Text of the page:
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# Sparse Coding with a Precomputed Dictionary in Scikit-learn

Transform a signal as a sparse combination of Ricker wavelets. This example visually compares different sparse coding methods using the sklearn.decomposition.SparseCoder estimator. The Ricker (also known as Mexican hat or the second derivative of a Gaussian) is not a particularly good kernel to represent piecewise constant signals like this one. It can therefore be seen how much adding different widths of atoms matters and it therefore motivates learning the dictionary to best fit your type of signals.

The richer dictionary on the right is not larger in size, heavier subsampling is performed in order to stay on the same order of magnitude.

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### Version¶

In [1]:
import sklearn
sklearn.__version__

Out[1]:
'0.18'

### Imports¶

This tutorial imports SparseCoder

In [2]:
print(__doc__)

import plotly.plotly as py
import plotly.graph_objs as go
from plotly import tools

import numpy as np
from sklearn.decomposition import SparseCoder

Automatically created module for IPython interactive environment


### Calculations¶

In [3]:
def ricker_function(resolution, center, width):
"""Discrete sub-sampled Ricker (Mexican hat) wavelet"""
x = np.linspace(0, resolution - 1, resolution)
x = ((2 / ((np.sqrt(3 * width) * np.pi ** 1 / 4)))
* (1 - ((x - center) ** 2 / width ** 2))
* np.exp((-(x - center) ** 2) / (2 * width ** 2)))
return x

def ricker_matrix(width, resolution, n_components):
"""Dictionary of Ricker (Mexican hat) wavelets"""
centers = np.linspace(0, resolution - 1, n_components)
D = np.empty((n_components, resolution))
for i, center in enumerate(centers):
D[i] = ricker_function(resolution, center, width)
D /= np.sqrt(np.sum(D ** 2, axis=1))[:, np.newaxis]
return D

resolution = 1024
subsampling = 3  # subsampling factor
width = 100
n_components = resolution / subsampling

# Compute a wavelet dictionary
D_fixed = ricker_matrix(width=width, resolution=resolution,
n_components=n_components)
D_multi = np.r_[tuple(ricker_matrix(width=w, resolution=resolution,
n_components=np.floor(n_components / 5))
for w in (10, 50, 100, 500, 1000))]

# Generate a signal
y = np.linspace(0, resolution - 1, resolution)
first_quarter = y < resolution / 4
y[first_quarter] = 3.
y[np.logical_not(first_quarter)] = -1.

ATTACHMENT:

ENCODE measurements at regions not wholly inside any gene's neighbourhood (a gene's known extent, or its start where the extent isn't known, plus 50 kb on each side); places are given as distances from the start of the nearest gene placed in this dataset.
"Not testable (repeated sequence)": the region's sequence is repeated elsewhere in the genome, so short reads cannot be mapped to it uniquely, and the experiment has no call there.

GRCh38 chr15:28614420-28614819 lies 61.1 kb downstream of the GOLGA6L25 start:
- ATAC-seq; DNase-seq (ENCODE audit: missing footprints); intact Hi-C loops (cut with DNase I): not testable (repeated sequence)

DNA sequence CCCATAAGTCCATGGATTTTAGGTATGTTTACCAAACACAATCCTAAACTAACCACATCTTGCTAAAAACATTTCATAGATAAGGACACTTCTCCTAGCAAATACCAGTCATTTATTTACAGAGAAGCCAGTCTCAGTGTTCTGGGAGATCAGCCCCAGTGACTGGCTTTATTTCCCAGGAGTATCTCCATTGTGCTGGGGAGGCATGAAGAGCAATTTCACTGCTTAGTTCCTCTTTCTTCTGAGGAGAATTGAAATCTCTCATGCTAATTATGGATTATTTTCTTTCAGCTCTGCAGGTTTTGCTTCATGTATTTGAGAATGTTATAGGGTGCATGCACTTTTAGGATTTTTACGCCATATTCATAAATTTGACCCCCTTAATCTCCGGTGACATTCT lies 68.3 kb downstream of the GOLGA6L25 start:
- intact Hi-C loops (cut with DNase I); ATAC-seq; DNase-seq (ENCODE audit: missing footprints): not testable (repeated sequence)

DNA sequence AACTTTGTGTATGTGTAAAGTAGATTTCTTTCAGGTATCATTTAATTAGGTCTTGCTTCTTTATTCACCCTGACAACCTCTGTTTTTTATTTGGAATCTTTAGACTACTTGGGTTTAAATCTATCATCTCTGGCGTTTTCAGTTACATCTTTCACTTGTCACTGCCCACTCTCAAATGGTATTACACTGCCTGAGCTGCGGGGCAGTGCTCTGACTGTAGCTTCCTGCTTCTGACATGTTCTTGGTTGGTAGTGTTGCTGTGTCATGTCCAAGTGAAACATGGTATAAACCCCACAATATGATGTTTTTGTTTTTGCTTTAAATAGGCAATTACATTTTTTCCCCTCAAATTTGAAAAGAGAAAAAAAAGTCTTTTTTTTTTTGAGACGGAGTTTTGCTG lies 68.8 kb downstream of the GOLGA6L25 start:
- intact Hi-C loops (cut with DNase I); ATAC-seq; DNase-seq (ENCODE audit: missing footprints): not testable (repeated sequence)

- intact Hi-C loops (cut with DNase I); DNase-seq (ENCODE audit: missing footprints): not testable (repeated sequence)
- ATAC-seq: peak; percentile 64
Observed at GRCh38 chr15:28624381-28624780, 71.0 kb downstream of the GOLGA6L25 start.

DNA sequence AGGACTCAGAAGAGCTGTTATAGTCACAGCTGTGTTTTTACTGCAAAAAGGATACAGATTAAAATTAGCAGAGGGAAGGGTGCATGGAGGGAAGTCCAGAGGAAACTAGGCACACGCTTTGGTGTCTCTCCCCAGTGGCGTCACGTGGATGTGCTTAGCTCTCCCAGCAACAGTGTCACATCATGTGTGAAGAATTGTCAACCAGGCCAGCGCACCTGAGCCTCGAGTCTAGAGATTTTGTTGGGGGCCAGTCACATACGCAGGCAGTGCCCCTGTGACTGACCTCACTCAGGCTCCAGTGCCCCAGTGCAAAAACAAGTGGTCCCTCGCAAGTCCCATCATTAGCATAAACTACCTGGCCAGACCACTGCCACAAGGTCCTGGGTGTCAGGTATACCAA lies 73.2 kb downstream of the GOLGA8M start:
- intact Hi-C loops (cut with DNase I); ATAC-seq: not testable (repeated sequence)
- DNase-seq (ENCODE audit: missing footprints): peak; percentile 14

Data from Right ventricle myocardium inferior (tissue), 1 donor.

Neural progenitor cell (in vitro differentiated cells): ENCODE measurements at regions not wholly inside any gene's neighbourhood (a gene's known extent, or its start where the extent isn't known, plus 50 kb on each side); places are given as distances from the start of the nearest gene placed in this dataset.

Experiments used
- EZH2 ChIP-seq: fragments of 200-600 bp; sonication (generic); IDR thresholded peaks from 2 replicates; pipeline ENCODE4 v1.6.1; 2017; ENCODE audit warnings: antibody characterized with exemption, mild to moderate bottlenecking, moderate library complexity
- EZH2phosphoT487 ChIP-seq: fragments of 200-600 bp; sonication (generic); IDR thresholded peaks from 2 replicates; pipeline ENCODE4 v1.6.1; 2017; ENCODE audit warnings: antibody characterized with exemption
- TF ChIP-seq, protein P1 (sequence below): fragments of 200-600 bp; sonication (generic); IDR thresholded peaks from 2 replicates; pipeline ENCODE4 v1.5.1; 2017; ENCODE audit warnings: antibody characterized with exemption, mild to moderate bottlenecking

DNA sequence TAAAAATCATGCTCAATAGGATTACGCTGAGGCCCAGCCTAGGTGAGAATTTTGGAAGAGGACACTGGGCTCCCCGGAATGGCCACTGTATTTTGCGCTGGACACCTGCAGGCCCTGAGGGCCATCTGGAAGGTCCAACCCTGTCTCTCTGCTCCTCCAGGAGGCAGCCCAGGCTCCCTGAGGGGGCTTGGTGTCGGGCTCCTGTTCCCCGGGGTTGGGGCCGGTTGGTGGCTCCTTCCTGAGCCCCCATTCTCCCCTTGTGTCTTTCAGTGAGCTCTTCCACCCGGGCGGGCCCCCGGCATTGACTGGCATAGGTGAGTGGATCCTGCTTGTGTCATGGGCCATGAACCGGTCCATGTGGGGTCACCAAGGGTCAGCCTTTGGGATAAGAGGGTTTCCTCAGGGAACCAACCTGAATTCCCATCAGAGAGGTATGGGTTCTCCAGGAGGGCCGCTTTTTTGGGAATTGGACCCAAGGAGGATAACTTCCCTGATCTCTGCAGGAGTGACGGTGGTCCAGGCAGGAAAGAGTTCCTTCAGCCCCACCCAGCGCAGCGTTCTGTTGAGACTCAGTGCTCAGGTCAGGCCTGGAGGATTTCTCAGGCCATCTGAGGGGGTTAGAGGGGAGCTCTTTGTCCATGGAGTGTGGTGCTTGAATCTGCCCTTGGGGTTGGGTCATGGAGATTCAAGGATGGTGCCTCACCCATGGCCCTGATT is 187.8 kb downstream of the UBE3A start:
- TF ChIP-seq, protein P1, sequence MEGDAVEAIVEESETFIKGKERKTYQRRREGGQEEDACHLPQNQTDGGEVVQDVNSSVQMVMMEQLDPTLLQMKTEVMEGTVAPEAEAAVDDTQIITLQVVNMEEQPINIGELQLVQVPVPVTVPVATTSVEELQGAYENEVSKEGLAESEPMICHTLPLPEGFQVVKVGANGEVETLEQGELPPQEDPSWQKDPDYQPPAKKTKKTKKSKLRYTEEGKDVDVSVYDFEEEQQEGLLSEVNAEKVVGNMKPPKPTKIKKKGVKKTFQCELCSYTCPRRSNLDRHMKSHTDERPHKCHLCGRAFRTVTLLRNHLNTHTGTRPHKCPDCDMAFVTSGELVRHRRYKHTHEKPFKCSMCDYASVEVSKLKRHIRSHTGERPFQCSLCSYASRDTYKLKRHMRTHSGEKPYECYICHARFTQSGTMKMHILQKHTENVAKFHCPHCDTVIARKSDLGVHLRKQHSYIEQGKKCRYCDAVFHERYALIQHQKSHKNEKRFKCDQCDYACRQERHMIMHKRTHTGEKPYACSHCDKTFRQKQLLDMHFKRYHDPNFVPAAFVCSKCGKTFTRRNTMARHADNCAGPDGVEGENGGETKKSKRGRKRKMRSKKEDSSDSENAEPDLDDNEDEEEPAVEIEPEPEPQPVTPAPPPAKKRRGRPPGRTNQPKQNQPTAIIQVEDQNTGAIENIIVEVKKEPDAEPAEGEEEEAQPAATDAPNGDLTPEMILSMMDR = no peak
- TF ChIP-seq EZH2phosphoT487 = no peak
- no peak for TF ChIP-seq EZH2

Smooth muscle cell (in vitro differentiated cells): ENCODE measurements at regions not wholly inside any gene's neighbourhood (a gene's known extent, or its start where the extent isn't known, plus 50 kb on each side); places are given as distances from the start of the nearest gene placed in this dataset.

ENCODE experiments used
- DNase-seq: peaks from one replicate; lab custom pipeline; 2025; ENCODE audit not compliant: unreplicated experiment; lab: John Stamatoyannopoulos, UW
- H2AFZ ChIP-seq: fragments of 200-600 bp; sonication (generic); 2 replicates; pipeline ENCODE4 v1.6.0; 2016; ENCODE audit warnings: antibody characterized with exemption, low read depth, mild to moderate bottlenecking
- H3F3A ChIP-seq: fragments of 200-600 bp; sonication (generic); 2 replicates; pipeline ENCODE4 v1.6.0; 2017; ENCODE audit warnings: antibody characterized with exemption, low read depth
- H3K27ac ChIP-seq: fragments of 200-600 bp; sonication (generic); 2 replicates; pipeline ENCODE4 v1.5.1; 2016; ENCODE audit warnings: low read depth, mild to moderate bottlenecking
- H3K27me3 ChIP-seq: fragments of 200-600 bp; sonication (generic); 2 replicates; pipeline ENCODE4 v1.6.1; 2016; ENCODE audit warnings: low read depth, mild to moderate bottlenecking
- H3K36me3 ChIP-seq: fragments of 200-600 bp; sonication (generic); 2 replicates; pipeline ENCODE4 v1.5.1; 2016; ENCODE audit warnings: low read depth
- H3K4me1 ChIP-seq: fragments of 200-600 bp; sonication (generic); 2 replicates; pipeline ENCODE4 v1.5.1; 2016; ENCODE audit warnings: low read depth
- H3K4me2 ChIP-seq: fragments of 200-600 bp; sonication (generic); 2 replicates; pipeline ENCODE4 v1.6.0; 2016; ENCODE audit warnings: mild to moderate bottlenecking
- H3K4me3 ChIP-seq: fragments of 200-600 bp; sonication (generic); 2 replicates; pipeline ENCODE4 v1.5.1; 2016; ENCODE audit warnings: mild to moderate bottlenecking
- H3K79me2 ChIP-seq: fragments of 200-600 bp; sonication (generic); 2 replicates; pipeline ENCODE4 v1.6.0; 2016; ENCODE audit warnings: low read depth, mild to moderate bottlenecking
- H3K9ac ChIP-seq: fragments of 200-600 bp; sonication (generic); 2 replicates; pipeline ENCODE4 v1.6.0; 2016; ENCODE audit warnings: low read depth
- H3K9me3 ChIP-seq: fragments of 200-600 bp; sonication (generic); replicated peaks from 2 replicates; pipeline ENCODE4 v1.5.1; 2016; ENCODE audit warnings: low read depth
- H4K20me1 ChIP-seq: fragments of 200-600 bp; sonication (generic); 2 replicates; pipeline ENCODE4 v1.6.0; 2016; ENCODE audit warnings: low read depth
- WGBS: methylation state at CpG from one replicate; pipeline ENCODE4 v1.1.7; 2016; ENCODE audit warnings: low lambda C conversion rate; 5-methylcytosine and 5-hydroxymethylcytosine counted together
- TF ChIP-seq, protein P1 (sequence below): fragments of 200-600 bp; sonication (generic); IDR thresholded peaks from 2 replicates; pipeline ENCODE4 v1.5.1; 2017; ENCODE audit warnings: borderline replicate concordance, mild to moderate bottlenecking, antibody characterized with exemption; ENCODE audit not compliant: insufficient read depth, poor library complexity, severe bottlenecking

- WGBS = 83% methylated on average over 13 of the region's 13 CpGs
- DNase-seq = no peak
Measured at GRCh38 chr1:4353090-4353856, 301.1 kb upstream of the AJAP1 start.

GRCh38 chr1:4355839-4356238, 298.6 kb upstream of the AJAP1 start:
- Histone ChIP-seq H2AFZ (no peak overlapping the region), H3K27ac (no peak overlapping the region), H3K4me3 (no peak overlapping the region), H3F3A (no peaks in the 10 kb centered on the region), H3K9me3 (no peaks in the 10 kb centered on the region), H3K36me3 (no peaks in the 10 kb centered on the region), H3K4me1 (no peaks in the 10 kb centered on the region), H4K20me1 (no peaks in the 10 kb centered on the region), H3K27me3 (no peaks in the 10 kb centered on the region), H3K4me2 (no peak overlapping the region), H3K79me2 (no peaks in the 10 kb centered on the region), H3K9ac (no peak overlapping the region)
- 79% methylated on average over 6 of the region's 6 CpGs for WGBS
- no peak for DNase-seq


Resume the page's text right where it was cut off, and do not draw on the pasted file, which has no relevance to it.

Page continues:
# List the different sparse coding methods in the following format:
# (title, transform_algorithm, transform_alpha, transform_n_nozero_coefs)
estimators = [('OMP', 'omp', None, 15, 'navy'),
('Lasso', 'lasso_cd', 2, None, 'turquoise'), ]


### Plot Results¶

In [4]:
data = [[],[]]
for plot, (D, title) in enumerate(zip((D_fixed, D_multi),
('fixed width', 'multiple widths'))):

original_signal = go.Scatter(x=y,
mode='lines',
name='Original signal',
line=dict(dash='dash'))
data[plot].append(original_signal)

# Do a wavelet approximation
for title, algo, alpha, n_nonzero, color in estimators:
coder = SparseCoder(dictionary=D, transform_n_nonzero_coefs=n_nonzero,
transform_alpha=alpha, transform_algorithm=algo)
x = coder.transform(y.reshape(1, -1))
density = len(np.flatnonzero(x))
x = np.ravel(np.dot(x, D))
squared_error = np.sum((y - x) ** 2)
non_zero_coeff = go.Scatter(x=x,
mode='lines',
line=dict(color=color),
name='%s: %s nonzero coefs,<br>%.2f error'
% (title, density, squared_error))
data[plot].append(non_zero_coeff)

# Soft thresholding debiasing
coder = SparseCoder(dictionary=D, transform_algorithm='threshold',
transform_alpha=20)
x = coder.transform(y.reshape(1, -1))
_, idx = np.where(x != 0)
x[0, idx], _, _, _ = np.linalg.lstsq(D[idx, :].T, y)
x = np.ravel(np.dot(x, D))
squared_error = np.sum((y - x) ** 2)
threshold = go.Scatter(x=x,
mode='lines',
line=dict(color='darkorange'),
name='Thresholding w/ debiasing:<br>%d nonzero coefs, %.2f error'
% (len(idx), squared_error))
data[plot].append(threshold)



Sparse coding against fixed width dictionary

In [5]:
layout = go.Layout(title='Sparse coding against fixed width dictionary')
fig = go.Figure(data = data[0], layout=layout)

py.iplot(fig)

Out[5]:

Sparse coding against multiple widths dictionary

In [6]:
layout = go.Layout(title='Sparse coding against multiple widths dictionary')
fig = go.Figure(data = data[1], layout=layout)

py.iplot(fig)

Out[6]:
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